Unmanned aircraft (UA) users, take note.
Come Apr. 2, 2020, it will be an offence to operate an unregistered UA with a total weight of more than 250g, the Civil Aviation Authority of Singapore (CAAS) has stated in a press release.
A UA is an aircraft that can be flown or used without any person on board to operate it. Some examples of UA include radio-controlled aircraft, drones and remote-controlled kites.
Additionally, a UA user must be at least 16 years old at registration.
The registration itself has commenced on Jan. 2, 2020, so as to give UA users a grace period of three months before enforcement kicks in.
Why is there a mandatory registration for UA now?
UA have become increasingly popular in recent years, and and can be used for inspection, surveillance, delivery as well as search and rescue operations.
Singapore’s airspace is busy and we live in an urban and densely populated environment. To ensure aviation and public safety, the flying of UA must be carried out in a safe and responsible manner.
UA registration seeks to facilitate the use of unmanned aircraft taking into consideration airspace use, aviation and public safety, and security risks. It will also facilitate traceability and accountability in post-incident investigations.
The past year has seen a number of incidents involving UA.
On June 18 and June 19, the sighting of unauthorised UA in the vicinity of Changi Airport resulted in the suspension of operation of one runway over short periods of time. This resulted in the delay of some 37 scheduled departure and arrival flights, with one arrival flight being diverted to Kuala Lumpur.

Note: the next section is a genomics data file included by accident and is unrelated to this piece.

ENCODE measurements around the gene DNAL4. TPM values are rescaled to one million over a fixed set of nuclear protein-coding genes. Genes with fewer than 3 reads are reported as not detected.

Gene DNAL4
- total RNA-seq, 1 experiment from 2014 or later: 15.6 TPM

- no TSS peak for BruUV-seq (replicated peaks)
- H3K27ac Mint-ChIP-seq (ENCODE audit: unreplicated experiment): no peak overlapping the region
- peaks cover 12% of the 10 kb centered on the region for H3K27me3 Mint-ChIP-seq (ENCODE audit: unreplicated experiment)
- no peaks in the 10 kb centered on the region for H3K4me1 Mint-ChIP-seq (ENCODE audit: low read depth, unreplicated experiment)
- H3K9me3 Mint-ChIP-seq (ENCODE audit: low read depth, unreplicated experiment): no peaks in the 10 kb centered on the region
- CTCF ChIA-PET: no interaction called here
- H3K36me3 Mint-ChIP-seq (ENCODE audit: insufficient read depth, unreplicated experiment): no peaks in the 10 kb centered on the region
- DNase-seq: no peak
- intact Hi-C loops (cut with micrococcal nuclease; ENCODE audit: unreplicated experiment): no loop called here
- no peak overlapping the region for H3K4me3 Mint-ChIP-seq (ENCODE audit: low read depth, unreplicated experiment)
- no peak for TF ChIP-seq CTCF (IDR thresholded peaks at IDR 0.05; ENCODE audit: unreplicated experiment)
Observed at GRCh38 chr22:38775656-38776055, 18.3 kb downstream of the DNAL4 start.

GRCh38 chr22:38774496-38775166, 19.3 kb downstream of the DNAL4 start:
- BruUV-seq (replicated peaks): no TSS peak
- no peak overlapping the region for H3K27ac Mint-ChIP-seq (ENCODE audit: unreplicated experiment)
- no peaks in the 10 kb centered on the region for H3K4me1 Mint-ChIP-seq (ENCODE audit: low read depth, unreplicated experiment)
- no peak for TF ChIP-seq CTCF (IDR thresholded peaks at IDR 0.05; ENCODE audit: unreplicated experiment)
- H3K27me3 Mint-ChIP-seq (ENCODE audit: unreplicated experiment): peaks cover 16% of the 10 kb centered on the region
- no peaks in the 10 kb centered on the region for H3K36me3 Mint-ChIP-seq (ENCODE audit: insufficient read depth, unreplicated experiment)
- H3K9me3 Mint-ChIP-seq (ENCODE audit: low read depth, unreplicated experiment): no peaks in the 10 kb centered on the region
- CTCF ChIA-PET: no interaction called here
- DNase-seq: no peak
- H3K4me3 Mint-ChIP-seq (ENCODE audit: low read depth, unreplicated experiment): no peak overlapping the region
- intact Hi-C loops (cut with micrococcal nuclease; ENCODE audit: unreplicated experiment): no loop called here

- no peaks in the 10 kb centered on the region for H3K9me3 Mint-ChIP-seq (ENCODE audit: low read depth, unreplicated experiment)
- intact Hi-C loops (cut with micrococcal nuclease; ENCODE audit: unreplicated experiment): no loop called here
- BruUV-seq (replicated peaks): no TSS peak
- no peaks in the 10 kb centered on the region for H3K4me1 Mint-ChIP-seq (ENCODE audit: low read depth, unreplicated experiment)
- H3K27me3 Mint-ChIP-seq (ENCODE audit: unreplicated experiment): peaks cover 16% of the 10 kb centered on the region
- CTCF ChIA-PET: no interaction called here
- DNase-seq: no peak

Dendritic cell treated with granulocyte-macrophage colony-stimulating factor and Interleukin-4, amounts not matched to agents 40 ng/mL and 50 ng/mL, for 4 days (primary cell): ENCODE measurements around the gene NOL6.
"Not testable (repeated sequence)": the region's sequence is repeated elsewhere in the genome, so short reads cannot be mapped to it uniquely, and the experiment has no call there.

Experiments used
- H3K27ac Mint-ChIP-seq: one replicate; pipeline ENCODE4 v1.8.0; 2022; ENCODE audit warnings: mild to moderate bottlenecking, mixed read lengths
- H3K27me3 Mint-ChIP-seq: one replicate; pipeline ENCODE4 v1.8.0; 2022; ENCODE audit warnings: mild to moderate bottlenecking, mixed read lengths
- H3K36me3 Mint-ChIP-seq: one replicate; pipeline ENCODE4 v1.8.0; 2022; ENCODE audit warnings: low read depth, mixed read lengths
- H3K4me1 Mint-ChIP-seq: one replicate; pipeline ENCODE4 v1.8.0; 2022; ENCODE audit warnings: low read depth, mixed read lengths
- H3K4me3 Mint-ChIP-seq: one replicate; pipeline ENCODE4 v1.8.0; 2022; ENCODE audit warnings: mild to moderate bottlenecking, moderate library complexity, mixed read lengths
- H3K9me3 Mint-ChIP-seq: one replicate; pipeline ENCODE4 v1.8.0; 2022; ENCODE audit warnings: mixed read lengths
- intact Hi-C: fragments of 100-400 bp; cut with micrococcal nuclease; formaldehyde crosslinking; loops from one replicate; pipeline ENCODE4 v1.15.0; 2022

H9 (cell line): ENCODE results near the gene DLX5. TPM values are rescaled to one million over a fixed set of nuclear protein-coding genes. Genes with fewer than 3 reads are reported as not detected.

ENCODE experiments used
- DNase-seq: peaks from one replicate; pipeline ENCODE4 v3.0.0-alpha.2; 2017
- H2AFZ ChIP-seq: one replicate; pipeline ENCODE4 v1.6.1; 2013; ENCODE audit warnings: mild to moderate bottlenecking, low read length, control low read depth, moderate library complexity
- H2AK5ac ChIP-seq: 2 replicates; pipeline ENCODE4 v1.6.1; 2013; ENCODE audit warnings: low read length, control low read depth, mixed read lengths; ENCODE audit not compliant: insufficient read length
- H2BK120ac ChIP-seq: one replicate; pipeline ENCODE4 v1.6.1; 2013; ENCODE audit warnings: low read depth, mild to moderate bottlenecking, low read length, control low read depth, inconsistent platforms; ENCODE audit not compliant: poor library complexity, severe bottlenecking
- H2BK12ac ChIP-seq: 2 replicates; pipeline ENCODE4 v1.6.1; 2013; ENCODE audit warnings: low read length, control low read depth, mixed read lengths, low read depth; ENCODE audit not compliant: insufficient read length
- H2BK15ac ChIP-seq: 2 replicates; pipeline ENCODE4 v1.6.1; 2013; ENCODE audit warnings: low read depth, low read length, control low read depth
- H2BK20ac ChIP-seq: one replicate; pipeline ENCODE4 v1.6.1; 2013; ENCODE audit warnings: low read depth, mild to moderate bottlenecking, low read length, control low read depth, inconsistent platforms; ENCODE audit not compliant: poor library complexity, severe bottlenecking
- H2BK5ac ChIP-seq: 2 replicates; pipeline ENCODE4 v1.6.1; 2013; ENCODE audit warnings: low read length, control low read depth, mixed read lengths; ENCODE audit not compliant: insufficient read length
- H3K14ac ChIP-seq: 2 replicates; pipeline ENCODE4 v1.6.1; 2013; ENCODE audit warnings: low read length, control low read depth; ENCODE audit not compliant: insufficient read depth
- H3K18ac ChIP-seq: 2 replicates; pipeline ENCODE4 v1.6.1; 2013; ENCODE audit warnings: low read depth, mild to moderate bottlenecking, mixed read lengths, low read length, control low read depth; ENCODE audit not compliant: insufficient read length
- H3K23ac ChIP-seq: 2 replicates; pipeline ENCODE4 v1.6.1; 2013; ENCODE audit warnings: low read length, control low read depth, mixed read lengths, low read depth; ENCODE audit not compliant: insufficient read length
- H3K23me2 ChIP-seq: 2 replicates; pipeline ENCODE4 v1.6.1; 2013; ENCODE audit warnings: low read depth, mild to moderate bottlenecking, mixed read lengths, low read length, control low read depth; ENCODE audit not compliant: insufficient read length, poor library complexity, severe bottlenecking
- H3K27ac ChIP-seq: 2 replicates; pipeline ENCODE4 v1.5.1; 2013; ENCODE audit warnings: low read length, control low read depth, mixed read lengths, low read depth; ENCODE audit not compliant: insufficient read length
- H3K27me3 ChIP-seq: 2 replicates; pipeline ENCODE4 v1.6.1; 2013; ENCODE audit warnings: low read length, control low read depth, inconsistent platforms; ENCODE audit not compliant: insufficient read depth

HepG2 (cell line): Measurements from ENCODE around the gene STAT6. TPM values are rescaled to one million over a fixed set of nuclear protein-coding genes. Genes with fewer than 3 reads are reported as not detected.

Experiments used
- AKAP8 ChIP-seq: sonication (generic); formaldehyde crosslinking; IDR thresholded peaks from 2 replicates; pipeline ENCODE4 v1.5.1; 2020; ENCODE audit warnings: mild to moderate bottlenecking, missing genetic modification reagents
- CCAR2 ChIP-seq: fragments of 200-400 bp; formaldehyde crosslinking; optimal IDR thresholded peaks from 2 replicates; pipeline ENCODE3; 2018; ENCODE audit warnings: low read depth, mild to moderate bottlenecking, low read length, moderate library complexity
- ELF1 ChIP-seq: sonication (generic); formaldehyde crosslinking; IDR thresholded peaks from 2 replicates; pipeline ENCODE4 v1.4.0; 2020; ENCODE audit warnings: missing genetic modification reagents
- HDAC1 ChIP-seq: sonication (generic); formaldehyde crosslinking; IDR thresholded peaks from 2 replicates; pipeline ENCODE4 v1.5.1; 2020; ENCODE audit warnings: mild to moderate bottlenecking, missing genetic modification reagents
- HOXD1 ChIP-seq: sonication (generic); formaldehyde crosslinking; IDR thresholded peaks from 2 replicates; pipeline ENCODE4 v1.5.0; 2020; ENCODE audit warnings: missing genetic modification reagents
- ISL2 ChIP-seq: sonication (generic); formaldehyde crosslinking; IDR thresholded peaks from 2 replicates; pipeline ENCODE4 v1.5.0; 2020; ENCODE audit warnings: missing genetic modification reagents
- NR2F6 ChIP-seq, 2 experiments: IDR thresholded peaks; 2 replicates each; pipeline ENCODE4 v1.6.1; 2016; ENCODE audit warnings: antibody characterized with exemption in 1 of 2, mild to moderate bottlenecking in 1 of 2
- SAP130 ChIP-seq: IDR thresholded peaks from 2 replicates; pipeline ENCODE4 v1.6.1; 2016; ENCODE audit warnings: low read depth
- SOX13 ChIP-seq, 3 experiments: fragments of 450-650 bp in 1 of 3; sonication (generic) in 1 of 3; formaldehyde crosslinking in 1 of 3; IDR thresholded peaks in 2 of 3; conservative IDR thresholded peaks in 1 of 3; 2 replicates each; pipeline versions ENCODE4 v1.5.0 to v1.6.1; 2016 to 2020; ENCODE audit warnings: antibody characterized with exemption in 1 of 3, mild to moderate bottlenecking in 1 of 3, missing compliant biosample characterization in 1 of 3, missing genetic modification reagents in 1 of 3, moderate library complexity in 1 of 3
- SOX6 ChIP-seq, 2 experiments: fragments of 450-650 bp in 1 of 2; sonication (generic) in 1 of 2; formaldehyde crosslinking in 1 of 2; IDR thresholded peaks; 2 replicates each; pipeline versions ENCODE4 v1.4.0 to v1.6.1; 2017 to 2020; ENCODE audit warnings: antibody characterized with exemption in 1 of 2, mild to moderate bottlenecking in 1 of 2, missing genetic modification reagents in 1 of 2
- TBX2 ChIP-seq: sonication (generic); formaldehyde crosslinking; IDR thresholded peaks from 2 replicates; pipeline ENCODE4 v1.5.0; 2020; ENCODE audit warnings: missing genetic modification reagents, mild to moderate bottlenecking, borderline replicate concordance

This was then followed by a second similar incident on June 24, in which unauthorised UA activities delayed 18 departure and arrival flights and forced the diversion of seven others, CNN further reported. As a precautionary measure, flights were carefully regulated for short periods of time that day.
Stricter penalties for errant UA use
On July 8, 2019, Senior Minister of State for Transport Lam Pin Min spoke in Parliament about the incidents, adding that the mandatory registration regime will help ensure that UA operators will be more responsible with their devices. He also stated there will be stricter penalties against errant UA users.
Hence, starting from April 2, 2020, it will be an offence to operate an unregistered UA that weighs above 250 grams in Singapore. Offenders could face a fine of up to $10,000, or imprisonment not exceeding 6 months, or both.
Okay, I guess I need to register my UA. What do I need to do then?
Here’s what you need to do to register:
- Purchase a registration label for S$15. This can be done either online or at a designated SingPost post office (see image below).
- Stick the registration label on your UA, take a photo of it, then complete the registration online at the UAPortal.
If you are a Singaporean or Permanent Resident (PR), you may purchase up to five registration labels. If you are neither a Singaporean nor a Permanent Resident (PR), the limit is just one label.
If you sell off your UA after it has been registered, you must de-register your UA, remove and destroy the registration label from the UA.
As for the new owner of the UA, he must purchase a new registration label, and register the UA.
You will also have to de-register your UA if it is lost or damaged beyond repair, or if the label is damaged.
You can visit caas.gov.sg/UAregistration to find out more about UA registration and regulatory requirements on UA in Singapore.
Now you know.
Top photo from CAAS